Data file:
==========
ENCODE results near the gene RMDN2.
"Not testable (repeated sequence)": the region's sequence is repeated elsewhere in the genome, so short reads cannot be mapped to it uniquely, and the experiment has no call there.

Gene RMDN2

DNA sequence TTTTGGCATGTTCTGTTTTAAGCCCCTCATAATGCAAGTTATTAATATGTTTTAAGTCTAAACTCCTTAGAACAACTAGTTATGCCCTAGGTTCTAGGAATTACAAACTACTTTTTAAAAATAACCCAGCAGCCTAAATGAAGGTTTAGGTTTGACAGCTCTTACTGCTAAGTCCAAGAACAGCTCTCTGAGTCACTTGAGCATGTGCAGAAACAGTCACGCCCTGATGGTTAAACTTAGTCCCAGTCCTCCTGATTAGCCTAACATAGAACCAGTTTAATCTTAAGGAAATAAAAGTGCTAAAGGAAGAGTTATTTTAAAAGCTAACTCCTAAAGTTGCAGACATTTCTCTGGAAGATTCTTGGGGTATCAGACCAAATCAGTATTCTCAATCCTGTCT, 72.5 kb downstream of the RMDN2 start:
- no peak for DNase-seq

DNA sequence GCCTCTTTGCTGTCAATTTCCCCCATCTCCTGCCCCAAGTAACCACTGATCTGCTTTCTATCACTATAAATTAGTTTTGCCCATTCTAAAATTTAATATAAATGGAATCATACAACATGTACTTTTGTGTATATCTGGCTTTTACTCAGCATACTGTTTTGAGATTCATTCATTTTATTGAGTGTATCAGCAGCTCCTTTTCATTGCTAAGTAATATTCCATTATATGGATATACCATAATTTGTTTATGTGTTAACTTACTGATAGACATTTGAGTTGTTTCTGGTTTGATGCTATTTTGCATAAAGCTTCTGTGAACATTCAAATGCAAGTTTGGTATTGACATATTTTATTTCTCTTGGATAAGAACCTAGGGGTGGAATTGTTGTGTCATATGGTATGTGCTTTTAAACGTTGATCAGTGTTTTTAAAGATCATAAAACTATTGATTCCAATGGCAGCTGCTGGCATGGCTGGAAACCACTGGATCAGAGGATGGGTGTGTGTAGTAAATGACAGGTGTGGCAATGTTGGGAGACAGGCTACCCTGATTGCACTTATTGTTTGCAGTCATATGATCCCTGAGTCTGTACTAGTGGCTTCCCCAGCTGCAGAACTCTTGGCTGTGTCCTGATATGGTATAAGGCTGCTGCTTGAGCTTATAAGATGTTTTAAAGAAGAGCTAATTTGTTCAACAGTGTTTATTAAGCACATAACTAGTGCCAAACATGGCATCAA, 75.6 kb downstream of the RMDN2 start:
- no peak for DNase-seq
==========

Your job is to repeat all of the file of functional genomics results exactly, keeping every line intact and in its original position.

ENCODE results near the gene RMDN2.
"Not testable (repeated sequence)": the region's sequence is repeated elsewhere in the genome, so short reads cannot be mapped to it uniquely, and the experiment has no call there.

Gene RMDN2

DNA sequence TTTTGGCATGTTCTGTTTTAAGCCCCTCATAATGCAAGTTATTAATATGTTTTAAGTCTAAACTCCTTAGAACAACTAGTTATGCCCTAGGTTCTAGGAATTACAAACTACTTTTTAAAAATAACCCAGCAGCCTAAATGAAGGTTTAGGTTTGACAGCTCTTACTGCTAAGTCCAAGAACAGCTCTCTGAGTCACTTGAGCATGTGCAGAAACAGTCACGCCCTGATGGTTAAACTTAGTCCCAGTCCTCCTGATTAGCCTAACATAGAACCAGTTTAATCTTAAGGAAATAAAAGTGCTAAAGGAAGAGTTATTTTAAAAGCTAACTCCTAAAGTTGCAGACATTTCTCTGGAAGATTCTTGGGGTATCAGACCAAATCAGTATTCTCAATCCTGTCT, 72.5 kb downstream of the RMDN2 start:
- no peak for DNase-seq

DNA sequence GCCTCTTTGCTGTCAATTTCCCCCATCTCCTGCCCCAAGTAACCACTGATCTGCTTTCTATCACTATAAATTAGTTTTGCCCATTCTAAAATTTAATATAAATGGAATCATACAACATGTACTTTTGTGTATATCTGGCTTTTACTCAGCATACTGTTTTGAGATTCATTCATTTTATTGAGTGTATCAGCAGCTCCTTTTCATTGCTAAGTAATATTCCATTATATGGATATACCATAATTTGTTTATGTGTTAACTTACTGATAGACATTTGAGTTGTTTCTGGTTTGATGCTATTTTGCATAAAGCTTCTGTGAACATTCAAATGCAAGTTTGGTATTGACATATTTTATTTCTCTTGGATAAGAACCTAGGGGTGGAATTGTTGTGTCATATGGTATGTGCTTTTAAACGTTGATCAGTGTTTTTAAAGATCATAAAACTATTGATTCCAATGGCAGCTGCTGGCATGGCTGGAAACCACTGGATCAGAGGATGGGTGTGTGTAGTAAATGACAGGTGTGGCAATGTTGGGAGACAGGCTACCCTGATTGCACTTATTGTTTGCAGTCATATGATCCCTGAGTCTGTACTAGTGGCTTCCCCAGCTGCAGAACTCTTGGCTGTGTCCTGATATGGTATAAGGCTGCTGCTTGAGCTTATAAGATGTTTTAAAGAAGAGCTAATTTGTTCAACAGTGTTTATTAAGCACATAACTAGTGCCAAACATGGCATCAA, 75.6 kb downstream of the RMDN2 start:
- no peak for DNase-seq